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The Chronicle of Philantropy

The report is based on ideas to increase charitable giving that were offered by influential nonprofit leaders and other executives

Author: Holly Hall, philanthropy.com Published: 2011-12-11 22-10-00 Viewed, times: 1769
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The Giving Pledge, the effort by Bill and Melinda Gates and Warren Buffett to increase giving by the nations wealthiest people, missed a key opportunity, fund raisers say. Instead of simply reaching out to billionaires, they should have promised to match donations of people with a lot less money.

Thats one suggestion offered in a new report by Adrian Sargeant and Jen Shang, two scholars who study and teach fund raising at Indiana University.

The report is based on ideas to increase charitable giving that were offered by influential nonprofit leaders and other executives.

Besides suggesting that billionaires offer matching gifts, the report includes 31 other ideas for improving giving, which has been stuck at 2 percent of average household income after taxes for the past 40 years, according to Giving USA.

Other ideas from the report:

* Encourage charities to develop productive ways to handle complaints from donors, which would reduce negative word of mouth, build trust, and provide ideas to improve fund-raising operations. Charities could take a lesson from the business world, the authors write, where complaining customers are the firms biggest asset.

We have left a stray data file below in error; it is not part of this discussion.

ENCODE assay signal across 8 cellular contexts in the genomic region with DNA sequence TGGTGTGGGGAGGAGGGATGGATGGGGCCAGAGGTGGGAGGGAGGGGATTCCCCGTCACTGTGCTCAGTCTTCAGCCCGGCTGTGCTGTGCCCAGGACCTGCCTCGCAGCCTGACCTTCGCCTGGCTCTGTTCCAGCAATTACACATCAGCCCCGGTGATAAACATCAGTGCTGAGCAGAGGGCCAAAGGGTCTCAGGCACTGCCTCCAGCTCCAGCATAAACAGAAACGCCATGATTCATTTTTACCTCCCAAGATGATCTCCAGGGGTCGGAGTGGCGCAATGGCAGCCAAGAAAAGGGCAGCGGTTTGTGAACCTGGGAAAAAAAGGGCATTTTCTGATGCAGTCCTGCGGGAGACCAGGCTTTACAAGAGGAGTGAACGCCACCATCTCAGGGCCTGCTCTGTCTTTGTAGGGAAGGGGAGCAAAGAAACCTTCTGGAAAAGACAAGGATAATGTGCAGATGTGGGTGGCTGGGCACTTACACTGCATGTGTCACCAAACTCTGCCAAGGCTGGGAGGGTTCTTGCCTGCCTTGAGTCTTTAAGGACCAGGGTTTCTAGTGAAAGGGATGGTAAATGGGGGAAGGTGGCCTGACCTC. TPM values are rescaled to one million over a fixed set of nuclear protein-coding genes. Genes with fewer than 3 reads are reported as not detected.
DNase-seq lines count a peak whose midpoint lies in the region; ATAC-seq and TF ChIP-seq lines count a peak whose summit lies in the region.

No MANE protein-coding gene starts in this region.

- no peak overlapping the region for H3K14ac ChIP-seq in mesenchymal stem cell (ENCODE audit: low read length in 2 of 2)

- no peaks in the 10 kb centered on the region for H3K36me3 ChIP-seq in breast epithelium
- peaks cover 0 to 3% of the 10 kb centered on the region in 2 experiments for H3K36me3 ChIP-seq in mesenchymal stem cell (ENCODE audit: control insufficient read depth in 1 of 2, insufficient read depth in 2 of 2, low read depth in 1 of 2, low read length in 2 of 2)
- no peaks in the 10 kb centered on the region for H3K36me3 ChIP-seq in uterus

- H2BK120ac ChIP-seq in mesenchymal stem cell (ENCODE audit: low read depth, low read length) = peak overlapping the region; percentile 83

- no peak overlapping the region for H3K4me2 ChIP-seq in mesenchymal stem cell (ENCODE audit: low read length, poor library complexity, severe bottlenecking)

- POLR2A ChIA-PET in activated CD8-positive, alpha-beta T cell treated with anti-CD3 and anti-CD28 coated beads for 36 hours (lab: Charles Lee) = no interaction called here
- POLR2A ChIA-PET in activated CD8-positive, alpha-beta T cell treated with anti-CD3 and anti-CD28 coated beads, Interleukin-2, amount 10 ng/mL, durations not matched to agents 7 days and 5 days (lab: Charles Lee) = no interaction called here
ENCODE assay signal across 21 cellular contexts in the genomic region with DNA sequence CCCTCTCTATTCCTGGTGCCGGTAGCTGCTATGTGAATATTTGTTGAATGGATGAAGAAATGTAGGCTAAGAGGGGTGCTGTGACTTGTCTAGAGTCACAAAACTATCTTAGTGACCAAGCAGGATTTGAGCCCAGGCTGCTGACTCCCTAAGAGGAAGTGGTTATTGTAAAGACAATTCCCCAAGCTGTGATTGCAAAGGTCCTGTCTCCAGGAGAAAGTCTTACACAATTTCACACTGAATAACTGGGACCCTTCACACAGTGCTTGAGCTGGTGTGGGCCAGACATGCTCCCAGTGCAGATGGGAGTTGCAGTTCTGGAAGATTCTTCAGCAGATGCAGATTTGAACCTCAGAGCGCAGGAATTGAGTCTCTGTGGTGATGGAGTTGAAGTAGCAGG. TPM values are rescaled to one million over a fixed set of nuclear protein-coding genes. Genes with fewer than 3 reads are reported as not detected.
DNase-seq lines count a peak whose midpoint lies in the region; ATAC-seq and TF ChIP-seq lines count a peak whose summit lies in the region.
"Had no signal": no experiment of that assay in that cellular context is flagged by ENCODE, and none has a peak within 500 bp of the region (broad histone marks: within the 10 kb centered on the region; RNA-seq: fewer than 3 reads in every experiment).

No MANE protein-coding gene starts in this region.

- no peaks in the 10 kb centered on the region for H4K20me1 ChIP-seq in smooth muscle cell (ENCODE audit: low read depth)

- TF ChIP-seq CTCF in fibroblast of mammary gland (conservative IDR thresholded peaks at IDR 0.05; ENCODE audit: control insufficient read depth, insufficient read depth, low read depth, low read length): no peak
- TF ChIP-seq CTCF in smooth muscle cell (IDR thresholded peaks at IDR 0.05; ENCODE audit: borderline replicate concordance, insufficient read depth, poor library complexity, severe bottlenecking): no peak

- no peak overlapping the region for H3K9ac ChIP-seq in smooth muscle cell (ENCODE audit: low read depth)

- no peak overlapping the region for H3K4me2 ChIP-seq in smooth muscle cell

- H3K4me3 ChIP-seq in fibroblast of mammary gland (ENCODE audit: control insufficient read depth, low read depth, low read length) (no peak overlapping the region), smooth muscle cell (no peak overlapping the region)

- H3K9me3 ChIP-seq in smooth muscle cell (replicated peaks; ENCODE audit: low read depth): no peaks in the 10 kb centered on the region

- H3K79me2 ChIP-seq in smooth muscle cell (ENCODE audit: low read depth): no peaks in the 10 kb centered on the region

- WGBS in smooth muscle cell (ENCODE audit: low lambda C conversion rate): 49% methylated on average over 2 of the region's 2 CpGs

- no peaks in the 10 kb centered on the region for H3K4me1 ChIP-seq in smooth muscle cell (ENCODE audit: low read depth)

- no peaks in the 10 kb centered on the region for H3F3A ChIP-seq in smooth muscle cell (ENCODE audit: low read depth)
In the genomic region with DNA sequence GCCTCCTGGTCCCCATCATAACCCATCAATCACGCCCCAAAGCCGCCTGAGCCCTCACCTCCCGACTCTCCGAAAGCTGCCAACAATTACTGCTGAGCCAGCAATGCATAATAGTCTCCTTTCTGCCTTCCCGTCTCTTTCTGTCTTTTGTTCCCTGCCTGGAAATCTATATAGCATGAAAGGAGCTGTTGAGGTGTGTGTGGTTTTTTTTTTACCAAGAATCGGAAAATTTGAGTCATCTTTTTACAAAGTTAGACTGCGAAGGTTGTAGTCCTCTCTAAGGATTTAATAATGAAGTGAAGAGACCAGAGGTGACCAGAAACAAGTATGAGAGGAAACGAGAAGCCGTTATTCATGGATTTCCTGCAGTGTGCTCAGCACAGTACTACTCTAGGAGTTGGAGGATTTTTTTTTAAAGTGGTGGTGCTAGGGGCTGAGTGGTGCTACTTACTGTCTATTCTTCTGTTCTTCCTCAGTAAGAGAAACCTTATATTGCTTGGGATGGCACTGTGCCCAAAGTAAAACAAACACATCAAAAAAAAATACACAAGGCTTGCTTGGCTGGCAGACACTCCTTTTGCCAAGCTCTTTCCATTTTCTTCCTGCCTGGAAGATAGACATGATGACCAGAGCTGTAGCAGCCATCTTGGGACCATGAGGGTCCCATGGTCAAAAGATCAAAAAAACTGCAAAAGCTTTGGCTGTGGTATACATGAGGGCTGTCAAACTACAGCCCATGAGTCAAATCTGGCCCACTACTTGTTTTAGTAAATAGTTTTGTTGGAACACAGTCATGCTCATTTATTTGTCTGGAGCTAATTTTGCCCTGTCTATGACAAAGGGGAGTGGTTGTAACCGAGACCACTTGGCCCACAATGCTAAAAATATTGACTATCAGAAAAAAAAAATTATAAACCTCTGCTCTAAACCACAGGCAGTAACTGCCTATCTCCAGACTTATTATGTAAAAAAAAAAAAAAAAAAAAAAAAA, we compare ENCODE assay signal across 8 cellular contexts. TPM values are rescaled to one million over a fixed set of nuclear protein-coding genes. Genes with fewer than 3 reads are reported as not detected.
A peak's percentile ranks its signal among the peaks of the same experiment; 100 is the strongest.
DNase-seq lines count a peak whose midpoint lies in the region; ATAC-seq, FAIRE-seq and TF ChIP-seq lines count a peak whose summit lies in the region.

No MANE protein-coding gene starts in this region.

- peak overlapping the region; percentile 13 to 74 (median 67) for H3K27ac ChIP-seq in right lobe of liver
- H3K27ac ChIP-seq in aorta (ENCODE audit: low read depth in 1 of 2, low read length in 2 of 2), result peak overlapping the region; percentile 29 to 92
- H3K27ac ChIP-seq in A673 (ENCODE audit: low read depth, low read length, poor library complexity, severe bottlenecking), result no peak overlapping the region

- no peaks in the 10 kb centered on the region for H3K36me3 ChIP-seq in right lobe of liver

* Place more fund raisers on nonprofit boards so they can educate fellow trustees about the best ways to raise money.

* Persuade fund raisers to stop talking to donors about annual funds, capital campaigns, endowment drives, and other such insider approaches and instead urge them to focus on what their money will accomplish.

As an example, the reported noted that Harvesters, a Kansas City, Mo., food bank stopped asking its donors for annual gifts or capital donations. It now uses appeals that ask people to help it feed children, families, and the elderly and to promote healthy eating habits. The new approach is immensely more powerful, the authors write.

No one supports a single nonprofit because they happen to have an annual fund or an endowment, write Mr. Sargeant and Ms. Shang. It is not the vehicle that matters to donors; its the difference they can make in society.

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